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It also suggested the puzzling possibility that at the very time competition was reported to be declining, more districts were becoming contested. The important matter is the empirical effect of the interplay between which districts are included in the analysis and the average vote of incumbents. If uncontested districts are excluded, there is an increase over time in the average vote percentage.
If all districts are included, there is no increase. It seemed odd to me that both of these conclusions were not part of the portrait of House elections, rather than just the former. Perhaps the presumed increase was not quite so 8 an increased incumbency effect clear. This realization made me wonder if it would be worthwhile to reexamine the other standard indicators of the incumbency effect.
It appeared that acceptance of the approach to calculating the incumbency effect — deleting uncontested races — was rather uncritical. Someone had done so initially, and it became conventional practice without any debate. Perhaps there were problems with the other indicators, and the trend results of other indicators also needed to be reconsidered. And, as will be examined in subsequent pages, that review indicates that the presumption that these indicators support the claim of an increased incumbency effect should also be seen with considerable skepticism.
Not only were there reasons to reconsider the existence of certain trends, but there were also reasons to wonder if existing trends might be better explained by another framework. The underlying premise of the growing-incumbency-effect approach is that the electorate is becoming less attached to parties and that effective members of Congress can exploit that to create a so-called personal vote and increase their vote percentages. But American politics is becoming increasingly partisan, and party identification is increasing Stonecash, ; Jacobson, Furthermore, Republicans abruptly took over the House in and held it for some time, suggesting that their fortunes had improved.
Partisanship was on the rise, and Republicans seemed to be benefiting the most from this. I then realized that I had never seen the trend in safe seats defined as a member who receives 60 percent or more of the vote presented by party. The original analysis by Mayhew had been of all incumbents together, and that approach had continued. He found that the percentage of safe seats for incumbents increased abruptly in and has continued to rise since then. The results of examining the trend of safe seats by party were clear.
From to Democrats had far more safe seats than did Republicans: From to Republicans experienced a surge in their percentage of safe seats from Democrats experienced a modest decline, but the decline was not enough to offset the Republican surge, and the overall percentage of safe seats increased from The percentage for all incumbents remained higher after because Republicans maintained their new level of safe seats, while Democratic incumbents were less safe.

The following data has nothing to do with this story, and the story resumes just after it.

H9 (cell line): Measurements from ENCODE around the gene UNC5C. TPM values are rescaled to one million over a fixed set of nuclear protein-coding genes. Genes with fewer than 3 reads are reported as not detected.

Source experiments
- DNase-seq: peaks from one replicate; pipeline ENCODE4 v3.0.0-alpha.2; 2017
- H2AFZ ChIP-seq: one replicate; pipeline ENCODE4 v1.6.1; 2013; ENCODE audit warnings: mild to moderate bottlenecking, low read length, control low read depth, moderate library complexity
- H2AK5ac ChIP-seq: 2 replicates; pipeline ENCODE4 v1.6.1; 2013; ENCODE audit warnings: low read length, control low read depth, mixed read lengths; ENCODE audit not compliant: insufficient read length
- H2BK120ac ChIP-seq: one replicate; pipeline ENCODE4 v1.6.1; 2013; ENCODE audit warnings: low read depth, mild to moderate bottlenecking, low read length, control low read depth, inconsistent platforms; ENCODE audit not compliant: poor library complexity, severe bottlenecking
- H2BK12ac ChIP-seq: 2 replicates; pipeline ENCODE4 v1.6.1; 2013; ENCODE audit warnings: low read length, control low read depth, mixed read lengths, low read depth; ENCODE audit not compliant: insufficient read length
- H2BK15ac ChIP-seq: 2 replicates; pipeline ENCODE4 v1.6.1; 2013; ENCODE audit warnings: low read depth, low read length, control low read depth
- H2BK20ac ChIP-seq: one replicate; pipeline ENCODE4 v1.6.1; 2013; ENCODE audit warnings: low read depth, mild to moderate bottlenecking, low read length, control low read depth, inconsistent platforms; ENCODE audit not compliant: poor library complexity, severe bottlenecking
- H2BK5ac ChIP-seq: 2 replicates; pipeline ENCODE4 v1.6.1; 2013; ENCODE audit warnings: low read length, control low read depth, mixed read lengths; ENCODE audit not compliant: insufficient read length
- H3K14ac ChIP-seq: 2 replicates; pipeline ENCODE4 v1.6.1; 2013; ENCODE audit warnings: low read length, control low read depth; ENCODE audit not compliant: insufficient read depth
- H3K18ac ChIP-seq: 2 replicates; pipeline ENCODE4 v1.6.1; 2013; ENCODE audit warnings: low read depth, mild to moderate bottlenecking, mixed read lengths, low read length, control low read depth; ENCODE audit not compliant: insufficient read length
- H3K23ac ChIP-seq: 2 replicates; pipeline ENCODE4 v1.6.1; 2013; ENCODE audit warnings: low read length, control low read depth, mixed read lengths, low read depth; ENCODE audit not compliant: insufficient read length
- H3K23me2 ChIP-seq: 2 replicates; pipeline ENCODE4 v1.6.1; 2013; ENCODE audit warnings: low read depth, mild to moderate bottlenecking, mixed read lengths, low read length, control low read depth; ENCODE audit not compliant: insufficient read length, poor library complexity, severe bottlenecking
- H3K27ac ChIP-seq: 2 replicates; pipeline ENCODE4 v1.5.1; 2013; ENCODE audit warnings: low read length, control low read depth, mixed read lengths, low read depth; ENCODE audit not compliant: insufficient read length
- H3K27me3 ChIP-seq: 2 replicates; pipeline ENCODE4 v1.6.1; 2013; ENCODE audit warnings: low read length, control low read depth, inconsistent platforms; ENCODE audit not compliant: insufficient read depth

The overall increase was because of changes experienced by Republicans but not all incumbents.
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The implication was that an interpretation focusing on changes in the situation of all incumbents might not be the most useful one. Analyses were emerging that indicated that a focus on long-term secular realignments was useful for understanding change Black and Black, , ; Abramowitz and Saunders, ; Bartels, ; Jacobson, ; Stonecash, Brewer, and Mariani, ; Polsby, ; Stonecash, If Republicans were the primary beneficiaries of greater incumbency security, then perhaps the focus should be on partisan changes and their effects and not on some general change advantaging all incumbents. These two encounters with data served as a prompt to take another look at the presumed increase in the incumbency effect.
The analysis that follows stems in large part from having stumbled on these puzzling and intriguing findings. The analysis was also prompted by my prior work on secular realignment. It seemed very possible, as will be explained in later chapters, that what appeared to be a greater incumbency effect was really the consequence of secular realignment. The issue became trying to figure out what we would see in electoral patterns if something altogether different realignment was driving patterns, rather than an increased incumbency advantage.
This analysis, then, is not a case of presenting a theory and then testing implications. It is first an exploration of whether the trends 1 The focus of this analysis is on secular realignment Key, and not critical realignment. The former focuses on gradual changes in the relative support that parties receive and the movement of some political groups from one party to another.
The latter focuses on abrupt changes in overall and group support and has been a prime focus of scholars such as Burnham As Mayhew has ably argued, the evidence for the presence of critical realignments as a significant source of change in American politics is weak. Not only is that evidence not strong, but there is also considerable evidence that a secular realignment perspective is far more helpful in explaining changes over the last 50 years Black and Black, ; Jacobson, ; Polsby, ; Stonecash, This issue of whether the incumbency effect has increased is in many ways a dispute about data trends: But the implications of the conclusions are much greater.
If incumbents are able to use campaign funds and the resources that come with being in office to increase their vote percentages, it suggests that there are reasons to worry about the responsiveness of our politicians and our democracy. It suggests that election results are being altered in ways we should be uneasy about and might try to change. We might limit the resources of office holders and impose greater restrictions on their ability to raise campaign funds.